- The Washington Times - Wednesday, June 13, 2001

Xybernaut Corp. is donating six of its wearable computers for a research mission to an Arctic crater that has similar conditions to the planet Mars.

The company will not profit from the donation, but there is a "good chance" that NASA, one of the project sponsors, will buy the equipment later, said John Moynahan, Xybernaut's senior vice president.

The Fairfax company has been designing, making and perfecting computers that can be worn on the body since the early 1990s. But although industry analysts predict the market for the devices will grow in the future, becoming a profitable business has been a daunting quest for Xybernaut.

The company has had quarterly sales of about $2 million for the past year, but at the same time its losses have been growing.

Although the donation will produce no immediate cash, it should increase the flailing company's visibility.

"The main impact for the company is really the increased visibility on how wearables can be used," he said. "Just as wearables are proven in being valuable in a variety of maintenance tasks, they will prove to be even more invaluable in a space exploration environment by allowing a remote team to be fully intra- and interconnected with experts not only on the planet but on the Earth."

International Data Corp., a technology research firm in Framingham, Mass., predicts the market for wearables will reach $600 million by 2003, driven by demand in the industrial, manufacturing, military, government and medical sectors.

But three weeks after Xybernaut announced its new $4,000 model at the sixth annual International Conference on Wearable Computing, the company has received no new orders.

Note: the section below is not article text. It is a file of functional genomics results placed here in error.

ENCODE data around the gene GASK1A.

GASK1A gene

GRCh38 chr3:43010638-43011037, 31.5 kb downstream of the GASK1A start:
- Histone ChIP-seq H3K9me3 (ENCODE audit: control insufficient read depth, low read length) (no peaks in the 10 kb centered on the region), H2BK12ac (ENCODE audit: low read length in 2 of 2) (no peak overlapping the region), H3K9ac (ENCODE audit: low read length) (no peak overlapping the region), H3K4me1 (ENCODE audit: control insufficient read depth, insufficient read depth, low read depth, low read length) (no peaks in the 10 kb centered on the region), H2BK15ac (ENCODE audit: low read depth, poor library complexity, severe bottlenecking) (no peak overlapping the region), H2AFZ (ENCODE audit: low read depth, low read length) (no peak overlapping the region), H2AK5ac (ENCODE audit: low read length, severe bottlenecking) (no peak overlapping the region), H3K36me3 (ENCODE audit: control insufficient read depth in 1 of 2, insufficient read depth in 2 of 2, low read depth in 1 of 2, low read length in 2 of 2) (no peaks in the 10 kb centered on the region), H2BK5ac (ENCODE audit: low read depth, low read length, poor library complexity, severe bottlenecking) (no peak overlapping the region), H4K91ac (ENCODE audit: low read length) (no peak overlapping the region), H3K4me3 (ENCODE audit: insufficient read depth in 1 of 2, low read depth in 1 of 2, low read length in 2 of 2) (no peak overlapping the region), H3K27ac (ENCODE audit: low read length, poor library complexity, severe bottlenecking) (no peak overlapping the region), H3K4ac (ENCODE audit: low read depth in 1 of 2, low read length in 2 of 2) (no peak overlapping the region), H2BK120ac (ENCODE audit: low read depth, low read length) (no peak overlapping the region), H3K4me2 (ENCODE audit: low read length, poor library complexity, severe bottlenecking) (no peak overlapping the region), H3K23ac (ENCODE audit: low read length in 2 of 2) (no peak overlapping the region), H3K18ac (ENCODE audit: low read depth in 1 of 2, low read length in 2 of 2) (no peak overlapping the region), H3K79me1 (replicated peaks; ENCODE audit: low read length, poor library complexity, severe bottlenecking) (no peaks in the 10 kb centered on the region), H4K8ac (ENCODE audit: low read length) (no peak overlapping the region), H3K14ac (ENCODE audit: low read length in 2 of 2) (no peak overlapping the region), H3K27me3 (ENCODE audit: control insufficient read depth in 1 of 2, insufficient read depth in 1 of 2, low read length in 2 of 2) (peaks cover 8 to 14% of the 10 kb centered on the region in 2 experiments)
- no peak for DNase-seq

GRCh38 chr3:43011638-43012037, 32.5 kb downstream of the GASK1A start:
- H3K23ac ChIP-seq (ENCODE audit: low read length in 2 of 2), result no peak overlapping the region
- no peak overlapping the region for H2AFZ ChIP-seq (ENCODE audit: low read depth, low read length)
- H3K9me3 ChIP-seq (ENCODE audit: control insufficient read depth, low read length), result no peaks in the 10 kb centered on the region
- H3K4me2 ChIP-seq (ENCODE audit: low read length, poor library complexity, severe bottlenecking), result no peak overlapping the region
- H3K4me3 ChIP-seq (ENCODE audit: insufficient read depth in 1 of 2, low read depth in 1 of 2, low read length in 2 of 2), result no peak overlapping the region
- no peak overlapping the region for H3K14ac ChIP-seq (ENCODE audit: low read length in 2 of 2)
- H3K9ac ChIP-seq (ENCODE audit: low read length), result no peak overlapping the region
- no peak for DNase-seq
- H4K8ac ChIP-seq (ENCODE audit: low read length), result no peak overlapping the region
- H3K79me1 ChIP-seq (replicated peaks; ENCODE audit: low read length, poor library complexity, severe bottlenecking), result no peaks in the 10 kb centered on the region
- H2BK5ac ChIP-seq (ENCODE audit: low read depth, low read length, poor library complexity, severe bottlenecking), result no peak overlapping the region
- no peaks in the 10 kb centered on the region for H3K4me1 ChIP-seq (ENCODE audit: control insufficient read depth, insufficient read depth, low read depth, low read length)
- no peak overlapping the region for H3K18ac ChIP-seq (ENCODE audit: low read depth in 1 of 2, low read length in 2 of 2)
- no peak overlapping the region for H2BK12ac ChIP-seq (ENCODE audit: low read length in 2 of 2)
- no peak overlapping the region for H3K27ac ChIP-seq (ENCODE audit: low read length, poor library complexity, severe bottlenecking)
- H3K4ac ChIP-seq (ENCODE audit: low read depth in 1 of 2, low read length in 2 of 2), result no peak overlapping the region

The devices weigh less than a pound and have the capabilities of a personal computer. They are made up of a computer unit, a head-mounted display and a separate battery, and work mostly through speech recognition. Wearables can be worn inside or underneath a space suit, Mr. Moynahan said.

The devices will be used starting June 23 on the Haughton-Mars Project, which is studying a 23-million-year-old crater on Devon Island on Canada's high Arctic, which is viewed as a Mars analog. The setting is expected to reveal possibilities of life in extreme environments, support studies of exploration research, and test technologies that would potentially be used in trips to space.

Xybernaut is known "for some very high-end, industrially robust wearable computing systems," said Pascal Lee, a scientist with the nonprofit Search for Extraterrestrial Intelligence Institute of Mountain View, Calif., which is cosponsoring the mission.

"One of the key things [the wearables] allow is that they free up your hands, and allow you to access information and process data as you go about your work. That is the critical enabling capability for human planetary exploration."

News of Xybernaut's donation did not affect trading of its shares yesterday, which closed at $3.75 on the Nasdaq Composite Index.

The stock had traded in the $1 to $4 range since the start of the year, climbing over $6 late in May on speculation, published on Yahoo stock message boards, that IBM Corp., would buy some of the company's wearables.

Xybernaut, which pays IBM to manufacture its products, denied the rumor.

For its first quarter, the company said net sales rose 9 percent to $2.28 million from $2.1 million a year ago. Meanwhile, losses grew to $5.94 million (13 cents per diluted share) from $4.78 million (14 cents). Diluted shares reflect the value of options, warrants and other securities convertible into common stock.

Although still unprofitable, Xybernaut has increased its sales dramatically over the past five years. Sales were $9.51 million last year, a 773 percent jump from 1996 when sales were $1.09 million.

Among the company's contracts are a $2.5 million subcontract to develop software for the Federal Aviation Administration, a $1 million deal with FedEx Corp., a $500,000 agreement with the U.S. Navy and National Guard, and a $900,000 agreement with the State of Louisiana Department of Transportation Development.

The company has at least two competitors, including Via Technologies of Northfield, Minn.

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